3 Pneumonia and consumption, approximately of equal fatality (15 to 18 per 10,000 each), exceed more than twofold the diseases of next lower fatality, cancer and cholera infantum.
Bulgarian losses were great, and the army ravaged by cholera; on Dec. 2 an armistice was concluded which remained in force until Jan.
Cholera and typhoid organisms are less resistant, and are killed more quickly than tubercle bacilli at the above temperatures.
Cholera broke out in the royal camp and caused the troops to disperse.
Smallpox, dysentery and fevers, frequently of a bilious character, are endemic and occasionally epidemic. Cholera breaks out from time to time and works great havoc, as was the case in 1903 when one of the raja of Sarawak's punitive expeditions was stricken while ascending the Limbang river by boat, and lost many hundreds of its numbers before the coast could be regained.
In 1854 cholera caused the death of 17,000 persons; in 1867 over 30,000 people died of malarial fever; in 1892 a hurricane of terrific violence caused immense destruction of property and serious loss of life; in 1893 great part of Port Louis was destroyed by fire.
An outbreak of cholera in 1837 led to disorders in Sicily, which, having assumed a political character, were repressed by Del Caretto with great severity.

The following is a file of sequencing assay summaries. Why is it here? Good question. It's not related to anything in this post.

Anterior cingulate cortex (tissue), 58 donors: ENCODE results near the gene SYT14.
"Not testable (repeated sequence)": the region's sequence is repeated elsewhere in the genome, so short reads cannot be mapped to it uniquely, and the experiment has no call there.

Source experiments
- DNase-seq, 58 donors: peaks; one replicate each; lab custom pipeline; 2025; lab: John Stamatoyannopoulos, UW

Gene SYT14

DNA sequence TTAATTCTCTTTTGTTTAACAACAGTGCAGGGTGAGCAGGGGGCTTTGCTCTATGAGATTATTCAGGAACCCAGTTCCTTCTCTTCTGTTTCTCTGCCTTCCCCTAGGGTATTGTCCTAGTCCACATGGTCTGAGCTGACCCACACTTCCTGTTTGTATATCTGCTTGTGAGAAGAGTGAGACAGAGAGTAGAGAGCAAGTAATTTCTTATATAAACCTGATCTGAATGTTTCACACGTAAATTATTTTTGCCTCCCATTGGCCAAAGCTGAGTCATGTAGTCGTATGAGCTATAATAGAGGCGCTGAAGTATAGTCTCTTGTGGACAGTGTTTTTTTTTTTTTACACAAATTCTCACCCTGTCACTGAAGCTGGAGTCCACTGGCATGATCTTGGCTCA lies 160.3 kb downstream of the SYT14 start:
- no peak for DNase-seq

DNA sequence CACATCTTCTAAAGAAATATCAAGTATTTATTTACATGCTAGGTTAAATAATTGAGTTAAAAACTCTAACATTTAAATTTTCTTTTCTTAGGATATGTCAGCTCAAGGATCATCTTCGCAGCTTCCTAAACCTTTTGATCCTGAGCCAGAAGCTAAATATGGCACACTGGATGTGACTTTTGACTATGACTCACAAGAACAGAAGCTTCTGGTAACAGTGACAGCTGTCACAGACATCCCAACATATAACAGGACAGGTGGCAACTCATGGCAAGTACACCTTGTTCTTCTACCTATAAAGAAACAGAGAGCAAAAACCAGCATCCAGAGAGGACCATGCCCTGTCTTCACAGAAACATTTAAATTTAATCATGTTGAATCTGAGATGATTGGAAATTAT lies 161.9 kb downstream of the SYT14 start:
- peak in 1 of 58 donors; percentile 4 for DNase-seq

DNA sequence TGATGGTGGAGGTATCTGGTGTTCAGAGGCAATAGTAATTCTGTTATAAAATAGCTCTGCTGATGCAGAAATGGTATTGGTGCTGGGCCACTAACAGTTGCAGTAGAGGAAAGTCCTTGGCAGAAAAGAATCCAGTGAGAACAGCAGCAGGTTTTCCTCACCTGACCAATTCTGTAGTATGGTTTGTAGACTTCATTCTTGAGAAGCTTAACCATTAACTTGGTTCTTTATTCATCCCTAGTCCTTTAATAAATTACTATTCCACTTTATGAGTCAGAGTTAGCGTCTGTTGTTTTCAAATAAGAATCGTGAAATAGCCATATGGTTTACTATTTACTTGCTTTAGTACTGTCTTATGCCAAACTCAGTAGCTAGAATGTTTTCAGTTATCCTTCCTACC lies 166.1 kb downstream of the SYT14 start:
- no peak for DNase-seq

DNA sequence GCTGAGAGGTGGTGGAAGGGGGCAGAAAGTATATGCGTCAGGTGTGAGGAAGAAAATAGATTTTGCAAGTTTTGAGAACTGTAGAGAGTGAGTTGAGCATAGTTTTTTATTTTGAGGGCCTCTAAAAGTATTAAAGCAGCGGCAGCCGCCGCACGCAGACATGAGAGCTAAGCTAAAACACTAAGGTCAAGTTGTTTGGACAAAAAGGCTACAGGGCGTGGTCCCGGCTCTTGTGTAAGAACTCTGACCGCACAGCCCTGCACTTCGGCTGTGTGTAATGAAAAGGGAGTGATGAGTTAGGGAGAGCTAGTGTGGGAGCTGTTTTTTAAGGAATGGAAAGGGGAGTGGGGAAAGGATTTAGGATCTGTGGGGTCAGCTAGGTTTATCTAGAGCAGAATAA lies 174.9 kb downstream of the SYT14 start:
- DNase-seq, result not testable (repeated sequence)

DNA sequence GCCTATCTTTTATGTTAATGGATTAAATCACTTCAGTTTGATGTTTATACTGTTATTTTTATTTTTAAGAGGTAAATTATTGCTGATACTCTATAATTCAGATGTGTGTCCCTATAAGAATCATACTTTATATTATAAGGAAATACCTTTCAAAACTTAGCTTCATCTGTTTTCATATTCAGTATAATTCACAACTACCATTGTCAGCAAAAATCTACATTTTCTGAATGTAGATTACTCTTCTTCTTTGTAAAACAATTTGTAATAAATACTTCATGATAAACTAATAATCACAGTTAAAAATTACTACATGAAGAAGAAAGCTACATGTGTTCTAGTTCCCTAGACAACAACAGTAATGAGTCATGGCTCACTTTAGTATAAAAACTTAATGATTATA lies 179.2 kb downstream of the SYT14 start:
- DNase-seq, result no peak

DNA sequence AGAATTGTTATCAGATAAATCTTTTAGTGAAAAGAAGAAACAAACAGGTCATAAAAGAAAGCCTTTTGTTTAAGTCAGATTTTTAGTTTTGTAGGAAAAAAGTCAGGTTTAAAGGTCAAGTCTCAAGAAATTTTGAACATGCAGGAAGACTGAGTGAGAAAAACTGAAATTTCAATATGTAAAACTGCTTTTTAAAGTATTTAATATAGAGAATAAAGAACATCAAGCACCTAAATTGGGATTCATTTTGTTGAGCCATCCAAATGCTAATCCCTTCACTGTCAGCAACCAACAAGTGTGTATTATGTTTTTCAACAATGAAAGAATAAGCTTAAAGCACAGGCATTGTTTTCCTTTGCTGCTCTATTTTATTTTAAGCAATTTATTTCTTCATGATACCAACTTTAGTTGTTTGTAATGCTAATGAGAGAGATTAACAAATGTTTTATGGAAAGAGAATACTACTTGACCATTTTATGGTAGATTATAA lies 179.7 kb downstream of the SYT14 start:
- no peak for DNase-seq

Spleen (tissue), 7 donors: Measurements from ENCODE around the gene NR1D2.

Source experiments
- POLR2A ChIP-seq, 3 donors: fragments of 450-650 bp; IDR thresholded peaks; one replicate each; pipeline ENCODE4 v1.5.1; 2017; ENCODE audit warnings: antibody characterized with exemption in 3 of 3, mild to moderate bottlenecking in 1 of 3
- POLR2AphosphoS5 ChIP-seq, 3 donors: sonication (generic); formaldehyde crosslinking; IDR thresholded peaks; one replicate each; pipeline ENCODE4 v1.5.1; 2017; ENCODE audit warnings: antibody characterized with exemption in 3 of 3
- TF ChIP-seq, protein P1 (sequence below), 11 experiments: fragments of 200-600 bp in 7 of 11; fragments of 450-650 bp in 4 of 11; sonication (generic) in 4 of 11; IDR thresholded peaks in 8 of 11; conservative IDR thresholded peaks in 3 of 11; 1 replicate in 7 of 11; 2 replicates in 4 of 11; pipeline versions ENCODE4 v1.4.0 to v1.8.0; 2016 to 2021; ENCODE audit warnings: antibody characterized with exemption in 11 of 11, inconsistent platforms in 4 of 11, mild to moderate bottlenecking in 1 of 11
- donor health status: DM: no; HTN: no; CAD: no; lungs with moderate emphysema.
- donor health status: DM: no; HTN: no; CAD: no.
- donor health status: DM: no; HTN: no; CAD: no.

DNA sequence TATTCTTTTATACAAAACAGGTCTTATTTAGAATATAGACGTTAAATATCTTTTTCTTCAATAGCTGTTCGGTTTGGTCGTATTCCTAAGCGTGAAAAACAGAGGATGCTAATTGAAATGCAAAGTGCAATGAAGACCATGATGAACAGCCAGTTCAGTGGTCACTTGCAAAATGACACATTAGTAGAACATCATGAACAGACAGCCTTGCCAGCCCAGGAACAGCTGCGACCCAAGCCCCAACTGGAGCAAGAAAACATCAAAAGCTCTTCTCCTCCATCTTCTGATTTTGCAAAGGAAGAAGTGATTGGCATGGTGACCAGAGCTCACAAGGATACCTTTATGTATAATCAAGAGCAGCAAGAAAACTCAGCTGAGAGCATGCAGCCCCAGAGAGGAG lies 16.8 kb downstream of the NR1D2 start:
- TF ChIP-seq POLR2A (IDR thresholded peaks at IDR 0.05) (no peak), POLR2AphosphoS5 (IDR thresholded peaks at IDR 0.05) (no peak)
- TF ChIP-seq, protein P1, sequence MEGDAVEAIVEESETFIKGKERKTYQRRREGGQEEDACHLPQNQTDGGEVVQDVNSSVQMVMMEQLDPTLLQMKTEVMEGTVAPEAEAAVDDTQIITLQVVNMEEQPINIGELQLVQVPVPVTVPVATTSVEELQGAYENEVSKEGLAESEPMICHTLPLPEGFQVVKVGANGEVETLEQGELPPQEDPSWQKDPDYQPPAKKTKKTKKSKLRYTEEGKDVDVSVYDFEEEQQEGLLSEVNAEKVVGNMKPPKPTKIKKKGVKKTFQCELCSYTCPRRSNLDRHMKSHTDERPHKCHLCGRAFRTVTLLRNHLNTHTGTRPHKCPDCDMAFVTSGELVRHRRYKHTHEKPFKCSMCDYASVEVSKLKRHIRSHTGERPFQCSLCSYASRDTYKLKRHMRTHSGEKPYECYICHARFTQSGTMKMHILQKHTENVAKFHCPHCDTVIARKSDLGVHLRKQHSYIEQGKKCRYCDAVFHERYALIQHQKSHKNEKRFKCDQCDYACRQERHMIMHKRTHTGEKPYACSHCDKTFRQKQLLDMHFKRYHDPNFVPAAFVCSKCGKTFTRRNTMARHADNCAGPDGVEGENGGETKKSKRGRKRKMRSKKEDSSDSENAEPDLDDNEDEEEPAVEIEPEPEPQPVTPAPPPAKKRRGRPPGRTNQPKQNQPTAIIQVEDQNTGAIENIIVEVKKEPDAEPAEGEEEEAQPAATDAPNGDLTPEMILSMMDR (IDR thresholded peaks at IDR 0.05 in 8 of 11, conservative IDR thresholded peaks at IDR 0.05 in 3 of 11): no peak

In 1831 cholera first entered Europe.
On the 14th of November, after one day's illness, he died of cholera and was buried, as he had wished, between Fichte and Solger.
Thus malaria and sand-fly fever, dysentery, typhoid and paratyphoid fever, cholera, smallpox, and occasionally typhus fever, eye diseases, oriental sores and indeed any disease conveyed by impure water, flies, contaminated dust or the contagion of sufferers from infectious diseases, are prevalent in the inhabited places along the Persian Gulf, and precautions must always be taken to guard against them.
Its geographical distribution is of the widest, and its rapidity of breeding, in manure and dooryard filth, so great that, as a carrier of germs of disease, especially cholera and typhoid, the house-fly is now recognized as a potent source of danger; and various sanitary regulations have been made, or precautions suggested, for getting rid of it.
Cholera and fever were busy both with the North Staffordshire regiment at Gemai, whither they had been moved on its approach, and with the Egyptian troops at the front, and carried off many officers and men.
An epidemic of cholera in the summer of 1883 gave the British officers their first chance of acquiring the esteem and confidence of their men, and the opportunity was nobly utilized.
Rogers at the time of the cholera epidemic) controls in peace fourteen station hospitals, and in war furnishes a mobile field hospital to each brigade.